What ‘Spotlight’ got right: The morgue

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The Academy Award-winning film “Spotlight” has been rightly praised for its authentic representation of newsrooms and newspaper culture. Earlier, I wrote about how starting the first newspaper scene with a gathering around newsroom cake was a smart move.

Another spot-on part of “Spotlight”: The newsroom library.

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The Boston Globe reporters and librarians dug through decades of old clips to shed light on the persistent and under-reported abuses within the Catholic church. Forgotten stories and dusty church directories helped them weave together the complicated and previously unconnected truths that so many had tried to keep hidden.

I vividly remember walking down the basement stairs to the library of the first newspaper where I worked full-time. My editor must have told me to check a clip file in the morgue — a term that’s such a wonderfully newspapery way to describe a collection of yesterday’s news. There, in all its pre-digital glory, were shelves upon shelves of carefully labeled folders stuffed with yellowing newspaper clips. For a girl who has always loved history, and who gets a not-so-small thrill from discovering cool facts found in old stories, this room was a revelation.

The morgue is still one of my favorite places to explore. I love that in our printed pages, reporters and photographers have preserved major moments — war, moon landings, and assassinations — but also small slices of long-forgotten local lore like downtown department stores and wedding announcements replete with old-fashioned descriptions of gowns, flowers, and honeymoon destinations.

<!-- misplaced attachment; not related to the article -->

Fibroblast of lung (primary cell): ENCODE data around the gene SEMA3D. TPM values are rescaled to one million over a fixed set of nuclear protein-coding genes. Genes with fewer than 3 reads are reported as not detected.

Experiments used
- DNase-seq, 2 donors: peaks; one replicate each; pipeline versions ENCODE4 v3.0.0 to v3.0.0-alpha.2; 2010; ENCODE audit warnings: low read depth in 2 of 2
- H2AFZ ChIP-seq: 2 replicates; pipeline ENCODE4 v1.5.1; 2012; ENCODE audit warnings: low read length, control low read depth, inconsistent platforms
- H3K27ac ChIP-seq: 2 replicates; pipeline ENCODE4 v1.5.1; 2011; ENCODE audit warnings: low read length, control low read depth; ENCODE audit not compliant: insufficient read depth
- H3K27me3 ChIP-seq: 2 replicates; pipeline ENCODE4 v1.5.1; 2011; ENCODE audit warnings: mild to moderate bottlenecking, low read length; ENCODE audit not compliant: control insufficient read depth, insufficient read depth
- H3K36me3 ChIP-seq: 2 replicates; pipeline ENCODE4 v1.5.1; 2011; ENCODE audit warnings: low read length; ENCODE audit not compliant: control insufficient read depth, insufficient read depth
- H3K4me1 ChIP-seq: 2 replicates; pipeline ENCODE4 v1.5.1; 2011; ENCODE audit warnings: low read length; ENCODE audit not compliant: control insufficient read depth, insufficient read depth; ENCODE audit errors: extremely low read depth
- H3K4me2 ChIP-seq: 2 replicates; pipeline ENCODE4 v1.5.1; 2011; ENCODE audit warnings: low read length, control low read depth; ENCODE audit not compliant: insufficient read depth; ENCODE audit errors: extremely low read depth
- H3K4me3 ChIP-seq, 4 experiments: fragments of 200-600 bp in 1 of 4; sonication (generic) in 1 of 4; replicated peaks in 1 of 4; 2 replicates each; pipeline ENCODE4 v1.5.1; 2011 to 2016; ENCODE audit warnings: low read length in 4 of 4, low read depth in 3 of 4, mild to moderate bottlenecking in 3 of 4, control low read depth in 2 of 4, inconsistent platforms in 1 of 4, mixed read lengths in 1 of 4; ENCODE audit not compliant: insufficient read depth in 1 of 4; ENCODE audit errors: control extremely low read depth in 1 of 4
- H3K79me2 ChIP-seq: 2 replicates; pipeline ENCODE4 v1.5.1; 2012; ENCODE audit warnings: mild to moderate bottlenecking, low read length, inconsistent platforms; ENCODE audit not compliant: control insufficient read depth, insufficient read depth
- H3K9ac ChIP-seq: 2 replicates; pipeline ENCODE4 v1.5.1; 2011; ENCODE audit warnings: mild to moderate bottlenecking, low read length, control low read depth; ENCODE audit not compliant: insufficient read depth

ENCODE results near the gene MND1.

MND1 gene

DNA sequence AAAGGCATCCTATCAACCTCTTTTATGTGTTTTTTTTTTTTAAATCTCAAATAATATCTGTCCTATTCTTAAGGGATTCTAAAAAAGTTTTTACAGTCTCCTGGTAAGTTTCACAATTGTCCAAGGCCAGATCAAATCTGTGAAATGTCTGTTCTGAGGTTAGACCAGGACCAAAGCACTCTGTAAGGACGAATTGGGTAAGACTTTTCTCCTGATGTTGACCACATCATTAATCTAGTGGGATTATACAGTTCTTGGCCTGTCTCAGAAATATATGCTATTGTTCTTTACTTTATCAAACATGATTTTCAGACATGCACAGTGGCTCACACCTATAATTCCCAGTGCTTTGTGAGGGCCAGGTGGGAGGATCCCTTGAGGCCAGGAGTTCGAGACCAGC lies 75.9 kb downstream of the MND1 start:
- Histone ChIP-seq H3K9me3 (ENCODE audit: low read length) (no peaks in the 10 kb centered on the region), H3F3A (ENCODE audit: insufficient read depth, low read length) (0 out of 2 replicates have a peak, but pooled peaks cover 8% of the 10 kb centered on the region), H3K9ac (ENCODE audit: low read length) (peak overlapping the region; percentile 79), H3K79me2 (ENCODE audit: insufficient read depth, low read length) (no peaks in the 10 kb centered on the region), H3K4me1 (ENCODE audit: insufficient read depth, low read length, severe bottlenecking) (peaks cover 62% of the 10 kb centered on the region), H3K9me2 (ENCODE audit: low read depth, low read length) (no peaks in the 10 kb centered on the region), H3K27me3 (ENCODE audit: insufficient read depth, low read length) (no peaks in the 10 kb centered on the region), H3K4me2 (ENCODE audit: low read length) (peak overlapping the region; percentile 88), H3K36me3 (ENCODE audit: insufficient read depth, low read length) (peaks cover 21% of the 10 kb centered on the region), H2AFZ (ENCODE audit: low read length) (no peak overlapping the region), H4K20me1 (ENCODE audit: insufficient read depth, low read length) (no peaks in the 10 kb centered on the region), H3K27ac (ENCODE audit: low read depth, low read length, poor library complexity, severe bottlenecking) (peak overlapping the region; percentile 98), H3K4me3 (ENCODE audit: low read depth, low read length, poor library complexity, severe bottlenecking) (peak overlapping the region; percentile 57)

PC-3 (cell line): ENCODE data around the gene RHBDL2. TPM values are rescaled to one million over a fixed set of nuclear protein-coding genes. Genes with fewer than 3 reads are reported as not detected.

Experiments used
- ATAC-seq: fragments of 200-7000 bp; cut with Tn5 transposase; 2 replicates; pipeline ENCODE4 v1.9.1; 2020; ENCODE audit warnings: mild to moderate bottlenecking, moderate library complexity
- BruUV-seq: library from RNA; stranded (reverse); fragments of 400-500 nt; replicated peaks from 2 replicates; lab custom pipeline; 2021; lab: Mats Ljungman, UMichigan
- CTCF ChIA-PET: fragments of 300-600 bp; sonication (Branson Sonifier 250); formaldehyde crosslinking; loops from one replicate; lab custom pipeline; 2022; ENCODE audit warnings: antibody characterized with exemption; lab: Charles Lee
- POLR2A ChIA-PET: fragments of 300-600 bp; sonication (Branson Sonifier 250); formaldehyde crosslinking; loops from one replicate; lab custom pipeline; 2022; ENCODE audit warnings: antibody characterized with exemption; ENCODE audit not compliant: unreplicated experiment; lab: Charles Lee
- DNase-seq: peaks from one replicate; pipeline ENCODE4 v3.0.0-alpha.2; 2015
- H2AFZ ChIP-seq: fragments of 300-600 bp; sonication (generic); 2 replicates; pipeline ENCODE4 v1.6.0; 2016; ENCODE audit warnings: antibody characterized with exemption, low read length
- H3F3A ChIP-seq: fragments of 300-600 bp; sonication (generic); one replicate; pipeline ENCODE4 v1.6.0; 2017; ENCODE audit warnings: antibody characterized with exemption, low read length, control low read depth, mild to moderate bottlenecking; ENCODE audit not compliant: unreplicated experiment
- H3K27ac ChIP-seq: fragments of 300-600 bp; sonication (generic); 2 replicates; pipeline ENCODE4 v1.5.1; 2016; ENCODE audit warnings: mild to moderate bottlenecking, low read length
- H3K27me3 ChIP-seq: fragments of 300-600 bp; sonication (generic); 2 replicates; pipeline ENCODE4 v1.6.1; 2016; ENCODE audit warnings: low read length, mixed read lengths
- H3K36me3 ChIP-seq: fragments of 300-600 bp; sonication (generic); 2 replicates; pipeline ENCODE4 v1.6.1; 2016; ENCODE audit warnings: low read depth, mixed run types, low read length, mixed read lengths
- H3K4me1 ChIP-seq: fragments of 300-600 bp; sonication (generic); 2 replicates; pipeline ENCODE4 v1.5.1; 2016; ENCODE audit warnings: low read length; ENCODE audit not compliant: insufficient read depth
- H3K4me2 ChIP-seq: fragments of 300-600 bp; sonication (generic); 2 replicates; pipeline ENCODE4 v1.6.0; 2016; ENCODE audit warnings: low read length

Some of my favorite stories to research are the ones that depend on the hard work of journalists who came before me. It was fascinating to find our old clips from John F. Kennedy’s 1960 visit to Toledo when I was researching this story on the 50th anniversary of his death. The long-ago work of other reporters and photographers helped paint a picture for contemporary readers about what that day was like. (Even better: Tracking down an elderly Toledo judge who showed me his old home movies of JFK speaking at the courthouse and making sure we got them online to share with newspaper readers.)

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Decades ago, teams of newspaper librarians carefully clipped out every local story and filed them away in folders marked by subject. If I can’t find an old article in printed form, it can often be resurrected by reeling through old daily editions on microfilm, a dizzying but satisfying experience when I manage to find a key moment, such as this one from Sept. 20, 1959, depicting the then-Senator Kennedy stumping in Toledo.

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Newspapers morgues serve as a collective memory — an archive of pop culture, a trove of tragedies and victories, and a tool in investigations. It’s a reminder that, if I’m lucky, someone years from now may read something I’ve written and it will help them understand their world a little better.

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